Operating A Commercial Vehicle Without a CDL

In Minnesota, a person cannot operate a commercial motor vehicle without a current Commercial Driver’s License (CDL) or Commercial Learner’s Permit (CLP).

Any self-propelled or towed vehicle used on a public highway in interstate commerce to move people or goods qualifies as a “commercial motor vehicle” if it:

  1. Has a gross vehicle weight rating greater than or equal to 10,001 pounds
  2. Is intended or used to carry more than eight people (including the driver) when doing so for pay
  3. Is intended or used to carry more than 15 people (including the driver) when not doing so for pay; and
  4. Is utilized while moving hazardous materials, as determined by the Secretary of Transportation.

Minnesota Operating A Commercial Vehicle Without a CDL Lawyer

If you were arrested for operating a commercial vehicle without a CDL in Minnesota, defense lawyer James Blumberg at James Blumberg Law can help you beat your charges. He has helped the Minnesota community tackle legal challenges ever since 2004. Mr. Blumberg can assist in obtaining the best outcome for your case.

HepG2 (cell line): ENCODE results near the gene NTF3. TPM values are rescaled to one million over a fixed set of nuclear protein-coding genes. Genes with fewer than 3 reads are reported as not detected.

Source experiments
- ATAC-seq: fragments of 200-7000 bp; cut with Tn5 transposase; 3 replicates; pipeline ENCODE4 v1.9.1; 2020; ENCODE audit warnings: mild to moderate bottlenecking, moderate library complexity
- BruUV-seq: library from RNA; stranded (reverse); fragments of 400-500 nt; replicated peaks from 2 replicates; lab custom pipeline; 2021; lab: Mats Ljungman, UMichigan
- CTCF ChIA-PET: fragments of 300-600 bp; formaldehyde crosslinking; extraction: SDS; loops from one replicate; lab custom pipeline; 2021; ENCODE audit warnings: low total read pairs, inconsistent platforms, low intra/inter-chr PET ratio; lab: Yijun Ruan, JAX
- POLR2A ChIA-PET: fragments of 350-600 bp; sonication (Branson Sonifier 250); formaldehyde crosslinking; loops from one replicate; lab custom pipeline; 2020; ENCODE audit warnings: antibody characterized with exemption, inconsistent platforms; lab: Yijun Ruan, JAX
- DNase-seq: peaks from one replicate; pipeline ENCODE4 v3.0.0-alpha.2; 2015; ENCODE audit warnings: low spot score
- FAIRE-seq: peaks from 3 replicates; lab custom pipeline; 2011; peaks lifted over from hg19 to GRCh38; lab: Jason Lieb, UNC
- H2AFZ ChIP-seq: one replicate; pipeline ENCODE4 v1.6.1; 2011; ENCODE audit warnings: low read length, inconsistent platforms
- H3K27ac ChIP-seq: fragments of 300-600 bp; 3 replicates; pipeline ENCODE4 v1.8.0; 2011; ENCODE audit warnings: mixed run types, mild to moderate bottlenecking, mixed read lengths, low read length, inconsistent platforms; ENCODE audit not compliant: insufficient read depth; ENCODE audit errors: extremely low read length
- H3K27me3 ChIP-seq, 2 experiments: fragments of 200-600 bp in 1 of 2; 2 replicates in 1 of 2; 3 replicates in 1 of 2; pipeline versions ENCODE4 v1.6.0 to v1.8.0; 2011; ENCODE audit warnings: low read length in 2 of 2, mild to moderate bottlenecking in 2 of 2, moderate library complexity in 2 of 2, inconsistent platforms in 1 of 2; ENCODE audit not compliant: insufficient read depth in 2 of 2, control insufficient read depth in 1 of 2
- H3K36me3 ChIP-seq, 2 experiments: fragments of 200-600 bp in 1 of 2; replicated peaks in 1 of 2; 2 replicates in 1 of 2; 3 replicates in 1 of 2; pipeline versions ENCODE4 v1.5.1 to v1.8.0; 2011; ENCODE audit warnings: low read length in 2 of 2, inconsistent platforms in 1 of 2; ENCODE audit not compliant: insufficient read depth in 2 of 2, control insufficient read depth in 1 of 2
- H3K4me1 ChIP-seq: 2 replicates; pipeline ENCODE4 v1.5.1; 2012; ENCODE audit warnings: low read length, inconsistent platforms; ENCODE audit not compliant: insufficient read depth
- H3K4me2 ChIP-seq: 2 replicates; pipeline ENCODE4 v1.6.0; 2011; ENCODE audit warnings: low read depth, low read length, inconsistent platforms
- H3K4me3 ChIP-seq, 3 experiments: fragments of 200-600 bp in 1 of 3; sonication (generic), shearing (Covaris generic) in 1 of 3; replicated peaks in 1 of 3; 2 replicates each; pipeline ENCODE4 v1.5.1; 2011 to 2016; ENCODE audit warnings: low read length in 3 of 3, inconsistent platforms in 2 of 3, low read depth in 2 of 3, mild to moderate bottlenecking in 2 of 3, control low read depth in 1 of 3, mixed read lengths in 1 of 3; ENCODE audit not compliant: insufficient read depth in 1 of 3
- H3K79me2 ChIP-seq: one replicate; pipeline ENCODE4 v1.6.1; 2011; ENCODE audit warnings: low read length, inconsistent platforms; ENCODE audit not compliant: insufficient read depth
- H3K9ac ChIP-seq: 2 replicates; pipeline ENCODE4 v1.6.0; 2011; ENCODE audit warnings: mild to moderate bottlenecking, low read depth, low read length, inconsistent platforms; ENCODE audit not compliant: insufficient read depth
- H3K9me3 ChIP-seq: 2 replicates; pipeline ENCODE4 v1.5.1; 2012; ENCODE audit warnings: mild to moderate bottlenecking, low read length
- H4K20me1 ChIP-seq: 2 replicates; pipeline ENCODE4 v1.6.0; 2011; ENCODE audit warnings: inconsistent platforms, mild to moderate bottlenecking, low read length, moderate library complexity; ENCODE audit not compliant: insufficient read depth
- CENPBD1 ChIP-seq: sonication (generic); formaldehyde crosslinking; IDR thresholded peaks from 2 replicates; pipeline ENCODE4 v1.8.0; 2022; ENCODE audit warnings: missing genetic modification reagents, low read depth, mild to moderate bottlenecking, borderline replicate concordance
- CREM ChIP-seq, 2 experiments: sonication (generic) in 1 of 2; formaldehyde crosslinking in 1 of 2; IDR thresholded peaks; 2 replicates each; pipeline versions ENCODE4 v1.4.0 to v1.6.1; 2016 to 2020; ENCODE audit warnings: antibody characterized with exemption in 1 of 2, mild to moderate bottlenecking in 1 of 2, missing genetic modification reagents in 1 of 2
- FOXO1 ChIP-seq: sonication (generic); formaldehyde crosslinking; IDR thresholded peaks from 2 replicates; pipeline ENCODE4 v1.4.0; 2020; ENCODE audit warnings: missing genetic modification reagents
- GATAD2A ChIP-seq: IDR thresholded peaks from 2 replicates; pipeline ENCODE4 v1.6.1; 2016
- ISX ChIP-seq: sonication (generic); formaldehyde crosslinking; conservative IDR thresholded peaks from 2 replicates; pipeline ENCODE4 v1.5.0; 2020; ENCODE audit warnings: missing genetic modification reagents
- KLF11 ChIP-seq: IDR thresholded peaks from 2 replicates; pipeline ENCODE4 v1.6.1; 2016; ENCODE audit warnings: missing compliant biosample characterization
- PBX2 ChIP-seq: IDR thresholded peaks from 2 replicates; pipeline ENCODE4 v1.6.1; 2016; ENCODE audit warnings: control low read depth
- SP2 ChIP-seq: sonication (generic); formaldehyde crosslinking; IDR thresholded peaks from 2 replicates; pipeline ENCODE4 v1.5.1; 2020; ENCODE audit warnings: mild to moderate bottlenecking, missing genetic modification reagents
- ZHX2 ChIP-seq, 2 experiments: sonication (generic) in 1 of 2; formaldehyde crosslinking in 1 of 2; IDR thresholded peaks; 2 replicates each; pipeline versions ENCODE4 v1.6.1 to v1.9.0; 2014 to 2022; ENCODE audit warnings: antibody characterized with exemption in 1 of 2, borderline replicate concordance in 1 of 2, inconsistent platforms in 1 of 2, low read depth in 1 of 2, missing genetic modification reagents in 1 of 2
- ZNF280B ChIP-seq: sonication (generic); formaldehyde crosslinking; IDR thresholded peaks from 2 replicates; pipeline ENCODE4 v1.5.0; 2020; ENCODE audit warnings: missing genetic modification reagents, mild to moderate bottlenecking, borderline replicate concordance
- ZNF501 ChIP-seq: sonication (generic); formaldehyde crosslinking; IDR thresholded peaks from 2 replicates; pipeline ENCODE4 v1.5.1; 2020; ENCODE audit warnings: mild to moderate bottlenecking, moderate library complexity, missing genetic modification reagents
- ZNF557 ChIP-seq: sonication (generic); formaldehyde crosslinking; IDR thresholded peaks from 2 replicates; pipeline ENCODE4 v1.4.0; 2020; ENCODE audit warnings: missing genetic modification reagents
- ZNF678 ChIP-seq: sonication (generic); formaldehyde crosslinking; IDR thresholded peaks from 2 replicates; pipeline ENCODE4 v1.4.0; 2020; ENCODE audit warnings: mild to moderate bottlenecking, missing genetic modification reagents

Call (952) 431-7758 to arrange a free consultation with James Blumberg Law today. James Blumberg Law accepts clients in Lakeville, Burnsville, Apple Valley, Eagan, Rosemount, Farmington, Inver Grove Heights and West St. Paul.

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Information Center

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Minnesota CLP Requirements

All applicants are required to get a CLP before they can obtain a CDL. The permit enables applicants to practice operating a commercial vehicle only with another driver who has a license of the same class or higher.

To obtain a CLP, drivers must be at least 18 years old and have a current Minnesota driver’s license.

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Minnesota CDL Requirements

Before taking the CDL road tests, the CLP must be held for a minimum of 14 calendar days.

Drivers must pass the knowledge, road, and vision tests to obtain a CDL.

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Proof Of Identity

In Minnesota, you may also provide an unexpired foreign passport with an approved I-94 form in place of citizenship or employment authorization documents granted by USCIS that are still valid. Using an upgraded CDL, you can re-enter the United States from Canada, Mexico, Bermuda, or the Caribbean by land or sea, eliminating the need to present different identity or citizenship documentation at the border.